The ridge narrows in places but is easy to follow, with a couple of minor bypasses to the left (west) where the ridge spine gets too broken up. I contoured around the high point in the middle of the ridge by following a goat track – again, unpleasant to walk on, but probably easier than going all the way up and down this sub-peak, which I did on the way back (the sub-peak is only about 15 m lower than the summit). At the summit there was a brand new register, placed in June this year by someone as a geocaching site. To my surprise, the only other entry was just 10 days before my visit! Ben Nearingburg, author of the brand-new scrambling book “A Peakbagger’s Guide to the Canadian Rockies North” (co-authored by Eric Coulthard), had apparently biked in along Cutoff Creek and camped near “40 mile cabin” to the north (see his trip account here).
The views from the summit were all new to me, I had never been this far north in the Ya Ha Tinda area. The mighty Tomahawk Mountain and the ominously named “Forbidden Peak” are to the west, flanked to the north by an impressive-looking but unnamed peak with a summit tower reminiscent of organ pipes. To the northeast and east there is a plethora of lower-elevation front range peaks, all unnamed but no less pleasing to the eye. The easternmost ridgeline is particularly intriguing with a series of delta-shaped peaks that form a nice, symmetrical zig-zag pattern.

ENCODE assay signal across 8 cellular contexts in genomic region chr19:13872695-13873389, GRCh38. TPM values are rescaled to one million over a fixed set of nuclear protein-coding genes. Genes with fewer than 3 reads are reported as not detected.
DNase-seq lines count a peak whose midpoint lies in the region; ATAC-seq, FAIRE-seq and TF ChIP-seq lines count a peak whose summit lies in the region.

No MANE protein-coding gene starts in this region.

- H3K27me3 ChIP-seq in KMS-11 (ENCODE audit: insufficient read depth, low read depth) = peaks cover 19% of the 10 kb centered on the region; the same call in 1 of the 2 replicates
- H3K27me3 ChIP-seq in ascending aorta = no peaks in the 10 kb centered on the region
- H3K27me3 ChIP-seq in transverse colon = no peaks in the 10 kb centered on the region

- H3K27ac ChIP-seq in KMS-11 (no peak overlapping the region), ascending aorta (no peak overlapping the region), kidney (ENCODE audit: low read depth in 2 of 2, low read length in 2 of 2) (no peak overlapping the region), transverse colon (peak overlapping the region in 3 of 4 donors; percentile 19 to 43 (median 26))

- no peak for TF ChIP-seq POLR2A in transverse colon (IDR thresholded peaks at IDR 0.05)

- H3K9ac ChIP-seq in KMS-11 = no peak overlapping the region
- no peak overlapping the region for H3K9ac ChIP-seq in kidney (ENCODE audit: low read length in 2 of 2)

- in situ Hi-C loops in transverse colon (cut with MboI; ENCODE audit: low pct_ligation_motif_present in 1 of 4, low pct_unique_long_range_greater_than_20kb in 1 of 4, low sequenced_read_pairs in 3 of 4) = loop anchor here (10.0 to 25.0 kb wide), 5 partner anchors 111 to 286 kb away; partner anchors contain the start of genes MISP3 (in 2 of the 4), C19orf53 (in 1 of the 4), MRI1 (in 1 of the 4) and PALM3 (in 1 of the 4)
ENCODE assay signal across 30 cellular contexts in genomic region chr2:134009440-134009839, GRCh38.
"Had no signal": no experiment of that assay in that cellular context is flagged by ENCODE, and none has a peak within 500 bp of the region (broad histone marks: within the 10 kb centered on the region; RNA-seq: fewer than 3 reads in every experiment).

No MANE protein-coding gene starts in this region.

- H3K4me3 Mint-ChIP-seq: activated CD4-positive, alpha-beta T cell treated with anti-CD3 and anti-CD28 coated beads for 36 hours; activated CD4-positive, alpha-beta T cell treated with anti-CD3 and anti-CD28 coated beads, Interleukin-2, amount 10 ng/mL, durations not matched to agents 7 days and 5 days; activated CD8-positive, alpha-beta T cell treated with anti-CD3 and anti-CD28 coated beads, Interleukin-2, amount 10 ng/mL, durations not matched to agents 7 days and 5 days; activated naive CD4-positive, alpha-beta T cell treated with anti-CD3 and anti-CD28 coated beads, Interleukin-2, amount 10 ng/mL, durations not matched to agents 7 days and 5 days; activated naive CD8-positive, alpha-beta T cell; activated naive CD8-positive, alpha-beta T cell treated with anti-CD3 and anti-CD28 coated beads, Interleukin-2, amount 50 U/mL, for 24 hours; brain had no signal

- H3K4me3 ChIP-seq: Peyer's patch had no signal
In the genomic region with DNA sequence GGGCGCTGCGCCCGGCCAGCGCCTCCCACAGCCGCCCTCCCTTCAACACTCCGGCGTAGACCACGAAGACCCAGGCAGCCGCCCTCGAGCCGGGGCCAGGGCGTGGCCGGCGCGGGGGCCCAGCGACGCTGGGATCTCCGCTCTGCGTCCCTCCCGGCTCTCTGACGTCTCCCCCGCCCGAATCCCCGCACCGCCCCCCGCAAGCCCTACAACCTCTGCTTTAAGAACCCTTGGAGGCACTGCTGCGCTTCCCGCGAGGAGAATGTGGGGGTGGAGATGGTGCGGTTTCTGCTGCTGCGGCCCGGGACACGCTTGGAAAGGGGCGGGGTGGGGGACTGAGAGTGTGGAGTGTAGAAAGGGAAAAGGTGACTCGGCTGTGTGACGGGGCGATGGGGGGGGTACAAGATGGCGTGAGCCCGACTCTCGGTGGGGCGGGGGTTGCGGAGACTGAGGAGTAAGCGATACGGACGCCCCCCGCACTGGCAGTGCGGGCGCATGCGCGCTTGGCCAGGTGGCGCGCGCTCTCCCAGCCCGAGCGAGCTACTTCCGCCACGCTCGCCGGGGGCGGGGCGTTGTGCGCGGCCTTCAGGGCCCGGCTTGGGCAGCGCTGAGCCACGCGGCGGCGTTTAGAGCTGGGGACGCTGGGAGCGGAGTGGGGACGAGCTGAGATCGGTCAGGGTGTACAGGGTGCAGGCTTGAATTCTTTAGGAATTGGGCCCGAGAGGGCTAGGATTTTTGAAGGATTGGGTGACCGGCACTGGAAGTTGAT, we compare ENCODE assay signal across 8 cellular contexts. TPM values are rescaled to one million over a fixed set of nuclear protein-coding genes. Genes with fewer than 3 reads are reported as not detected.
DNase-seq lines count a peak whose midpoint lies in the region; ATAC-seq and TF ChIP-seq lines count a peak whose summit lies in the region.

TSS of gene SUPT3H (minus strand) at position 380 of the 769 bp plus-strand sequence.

I left the summit just after 3pm with only a couple of hours of sunlight left for the day, so I kept pushing without any breaks until I was through the forest and back on the main trail in the valley. The line I chose on return was a bit more direct and worked just as well. Back on the trail I took a much needed energy break as darkness surrounded me. Sitting there in the dark, with complete stillness around me and a sea of stars appearing in the sky, was something supremely magical but a bit eerie, too. It definitely felt far away from civilization and very “exposed” to nature.
It was still a 13 km trip back to my car, so I switched on my “autopilot mode” and just kept on walking. My headlamp was a big help and it felt reassuring to see my tracks from earlier in the day. Once I reached my bike again, I knew it was a simple matter of just cruising downhill all the way to the car and making sure I didn’t fall off on the bumpy track in the dark. I got back to the car feeling very relieved I had put this one behind me. Although it was a great adventure, it was a huge amount of work and I’m happy not to ever repeat this lengthy outing.
Note: I parked along the gravel road leading to the ranch buildings, just before a sign saying “No parking authorized beyond this point”. I later found out that parking is only permitted at the Bighorn Campground and Bighorn Falls trailhead. This is about 2 km before where I parked, adding some 4 km to the total round-trip distance.
DISCLAIMER: Use at your own risk for general guidance only! Do not follow this GPX track blindly but use your own judgement in assessing terrain and choosing the safest route.